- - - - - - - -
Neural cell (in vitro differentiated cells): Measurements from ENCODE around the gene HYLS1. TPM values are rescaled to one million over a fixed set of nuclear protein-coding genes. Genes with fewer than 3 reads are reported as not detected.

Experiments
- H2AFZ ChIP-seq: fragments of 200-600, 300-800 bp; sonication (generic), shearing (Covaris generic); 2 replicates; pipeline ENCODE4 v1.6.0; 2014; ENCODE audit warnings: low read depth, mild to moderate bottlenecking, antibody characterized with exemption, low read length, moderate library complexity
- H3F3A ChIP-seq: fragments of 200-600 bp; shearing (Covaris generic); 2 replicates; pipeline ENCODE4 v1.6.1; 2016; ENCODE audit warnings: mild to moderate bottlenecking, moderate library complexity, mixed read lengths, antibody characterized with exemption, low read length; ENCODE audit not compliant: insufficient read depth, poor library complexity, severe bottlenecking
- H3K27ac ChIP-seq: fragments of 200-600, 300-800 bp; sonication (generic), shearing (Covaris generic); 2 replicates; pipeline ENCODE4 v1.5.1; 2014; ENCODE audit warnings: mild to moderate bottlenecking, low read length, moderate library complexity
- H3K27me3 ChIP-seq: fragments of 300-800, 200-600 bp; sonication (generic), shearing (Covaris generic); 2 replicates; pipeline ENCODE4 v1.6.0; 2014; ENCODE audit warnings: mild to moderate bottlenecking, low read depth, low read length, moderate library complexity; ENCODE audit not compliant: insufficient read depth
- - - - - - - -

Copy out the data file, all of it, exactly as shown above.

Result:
Neural cell (in vitro differentiated cells): Measurements from ENCODE around the gene HYLS1. TPM values are rescaled to one million over a fixed set of nuclear protein-coding genes. Genes with fewer than 3 reads are reported as not detected.

Experiments
- H2AFZ ChIP-seq: fragments of 200-600, 300-800 bp; sonication (generic), shearing (Covaris generic); 2 replicates; pipeline ENCODE4 v1.6.0; 2014; ENCODE audit warnings: low read depth, mild to moderate bottlenecking, antibody characterized with exemption, low read length, moderate library complexity
- H3F3A ChIP-seq: fragments of 200-600 bp; shearing (Covaris generic); 2 replicates; pipeline ENCODE4 v1.6.1; 2016; ENCODE audit warnings: mild to moderate bottlenecking, moderate library complexity, mixed read lengths, antibody characterized with exemption, low read length; ENCODE audit not compliant: insufficient read depth, poor library complexity, severe bottlenecking
- H3K27ac ChIP-seq: fragments of 200-600, 300-800 bp; sonication (generic), shearing (Covaris generic); 2 replicates; pipeline ENCODE4 v1.5.1; 2014; ENCODE audit warnings: mild to moderate bottlenecking, low read length, moderate library complexity
- H3K27me3 ChIP-seq: fragments of 300-800, 200-600 bp; sonication (generic), shearing (Covaris generic); 2 replicates; pipeline ENCODE4 v1.6.0; 2014; ENCODE audit warnings: mild to moderate bottlenecking, low read depth, low read length, moderate library complexity; ENCODE audit not compliant: insufficient read depth